Alexandra E. Stern

About Alexandra E.

Alexandra E. Stern has a Bachelor’s degree in American history with honors from the University of Pennsylvania (2013). She is currently a doctoral student at Stanford University, specializing in nineteenth century American history, with particular emphasis on the Civil War and Reconstruction. Her research focuses on the centrality of the nineteenth century’s “Indian Problem” to Reconstruction efforts in the West from the 1860s into the 1890s. In her spare time, she is an active equestrian and happy dog and horse owner.

On August 18th, violence came north to Minnesota as white settlers and local Dakota tribesmen clashed in a six-week struggle known as the Sioux Uprising or Dakota War of 1862.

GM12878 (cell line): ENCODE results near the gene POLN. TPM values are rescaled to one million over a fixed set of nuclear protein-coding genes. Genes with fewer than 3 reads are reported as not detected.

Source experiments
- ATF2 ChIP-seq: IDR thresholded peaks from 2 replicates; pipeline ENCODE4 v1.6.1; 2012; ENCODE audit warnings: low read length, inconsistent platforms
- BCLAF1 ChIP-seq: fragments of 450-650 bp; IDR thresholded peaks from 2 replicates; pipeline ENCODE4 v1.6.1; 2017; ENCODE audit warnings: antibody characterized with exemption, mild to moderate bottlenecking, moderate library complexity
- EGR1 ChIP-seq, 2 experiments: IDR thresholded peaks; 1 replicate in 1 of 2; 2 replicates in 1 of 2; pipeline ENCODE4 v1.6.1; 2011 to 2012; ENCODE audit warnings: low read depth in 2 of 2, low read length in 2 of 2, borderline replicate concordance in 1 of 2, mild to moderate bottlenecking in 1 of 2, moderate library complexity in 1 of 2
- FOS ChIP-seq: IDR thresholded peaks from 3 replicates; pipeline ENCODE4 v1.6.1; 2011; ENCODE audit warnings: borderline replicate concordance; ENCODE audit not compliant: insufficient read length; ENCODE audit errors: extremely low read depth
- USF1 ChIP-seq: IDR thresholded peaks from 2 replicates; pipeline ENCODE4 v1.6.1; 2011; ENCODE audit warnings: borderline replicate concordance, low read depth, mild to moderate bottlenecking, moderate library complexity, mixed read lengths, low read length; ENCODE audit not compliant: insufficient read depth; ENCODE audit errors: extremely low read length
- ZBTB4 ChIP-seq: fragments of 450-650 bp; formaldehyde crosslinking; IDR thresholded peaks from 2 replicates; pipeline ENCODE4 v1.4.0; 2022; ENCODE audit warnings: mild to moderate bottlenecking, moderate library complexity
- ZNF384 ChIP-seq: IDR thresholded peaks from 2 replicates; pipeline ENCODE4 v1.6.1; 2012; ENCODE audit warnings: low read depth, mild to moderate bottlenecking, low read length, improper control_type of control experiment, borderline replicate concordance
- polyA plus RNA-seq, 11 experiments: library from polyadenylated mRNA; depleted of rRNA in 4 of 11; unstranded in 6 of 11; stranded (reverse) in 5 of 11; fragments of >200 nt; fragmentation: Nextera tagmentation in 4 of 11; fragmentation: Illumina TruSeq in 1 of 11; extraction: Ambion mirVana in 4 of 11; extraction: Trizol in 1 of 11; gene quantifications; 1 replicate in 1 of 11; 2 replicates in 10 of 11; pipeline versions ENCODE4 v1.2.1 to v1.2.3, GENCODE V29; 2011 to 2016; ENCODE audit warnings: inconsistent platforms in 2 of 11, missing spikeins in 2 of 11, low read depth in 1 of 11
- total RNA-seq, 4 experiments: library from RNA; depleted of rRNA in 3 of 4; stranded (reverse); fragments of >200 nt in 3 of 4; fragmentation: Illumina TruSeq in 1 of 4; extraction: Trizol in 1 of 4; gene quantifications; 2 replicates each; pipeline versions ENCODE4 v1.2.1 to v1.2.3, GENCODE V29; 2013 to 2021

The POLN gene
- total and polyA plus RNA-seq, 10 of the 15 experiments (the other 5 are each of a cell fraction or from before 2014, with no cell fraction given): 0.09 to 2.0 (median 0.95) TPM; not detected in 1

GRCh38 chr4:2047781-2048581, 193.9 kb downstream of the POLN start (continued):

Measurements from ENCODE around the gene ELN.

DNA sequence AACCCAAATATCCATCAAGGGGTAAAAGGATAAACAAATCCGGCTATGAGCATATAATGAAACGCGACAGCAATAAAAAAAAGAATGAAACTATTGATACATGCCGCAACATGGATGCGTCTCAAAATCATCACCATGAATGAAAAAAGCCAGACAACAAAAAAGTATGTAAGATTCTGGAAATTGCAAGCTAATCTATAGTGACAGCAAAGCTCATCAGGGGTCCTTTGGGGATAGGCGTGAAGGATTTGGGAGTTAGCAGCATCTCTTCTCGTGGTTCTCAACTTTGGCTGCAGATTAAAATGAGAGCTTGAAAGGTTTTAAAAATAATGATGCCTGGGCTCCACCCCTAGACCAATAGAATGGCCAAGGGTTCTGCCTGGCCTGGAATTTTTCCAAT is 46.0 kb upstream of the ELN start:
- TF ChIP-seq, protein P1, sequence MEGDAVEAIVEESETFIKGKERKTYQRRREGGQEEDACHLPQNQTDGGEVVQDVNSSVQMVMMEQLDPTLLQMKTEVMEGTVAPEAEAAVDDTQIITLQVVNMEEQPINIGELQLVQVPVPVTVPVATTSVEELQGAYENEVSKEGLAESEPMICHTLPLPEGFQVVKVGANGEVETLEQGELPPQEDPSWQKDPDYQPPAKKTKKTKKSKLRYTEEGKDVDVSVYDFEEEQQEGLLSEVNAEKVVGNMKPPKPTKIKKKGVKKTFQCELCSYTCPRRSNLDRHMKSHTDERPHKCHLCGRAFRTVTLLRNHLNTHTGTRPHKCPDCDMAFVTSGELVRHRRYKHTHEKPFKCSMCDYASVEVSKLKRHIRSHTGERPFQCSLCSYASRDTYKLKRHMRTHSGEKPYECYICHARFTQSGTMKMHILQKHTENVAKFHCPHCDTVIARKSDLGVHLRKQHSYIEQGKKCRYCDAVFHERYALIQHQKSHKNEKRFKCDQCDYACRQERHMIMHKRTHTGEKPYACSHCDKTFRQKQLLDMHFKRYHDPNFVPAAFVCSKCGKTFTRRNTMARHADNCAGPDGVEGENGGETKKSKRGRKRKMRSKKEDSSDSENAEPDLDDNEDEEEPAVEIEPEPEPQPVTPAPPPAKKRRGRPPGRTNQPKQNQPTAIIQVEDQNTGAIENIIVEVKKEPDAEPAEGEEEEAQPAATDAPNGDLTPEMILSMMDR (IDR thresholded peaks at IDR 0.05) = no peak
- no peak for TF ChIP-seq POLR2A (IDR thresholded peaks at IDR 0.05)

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“Greater Reconstruction” is one such articulation of a broader historical approach to the themes and big questions of the traditional Reconstruction era, allowing historians, and anyone interested, a chance to gain a truly national perspective of the tumultuous post-Civil War period.

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The Civil War and the American conquest of the West were two of the most important events that changed the United States in the nineteenth century; however, they often treated and taught separately in history texts and classrooms. This separate categorization is hardly surprising since, in terms of geography, the majority of the Civil War took place in the southern and border states, with little military engagement in the trans-Mississippi West that occupies the focus of most western history specialists. But is also odd, given the importance of the West to American politics and identity in the decades leading up to 1861.

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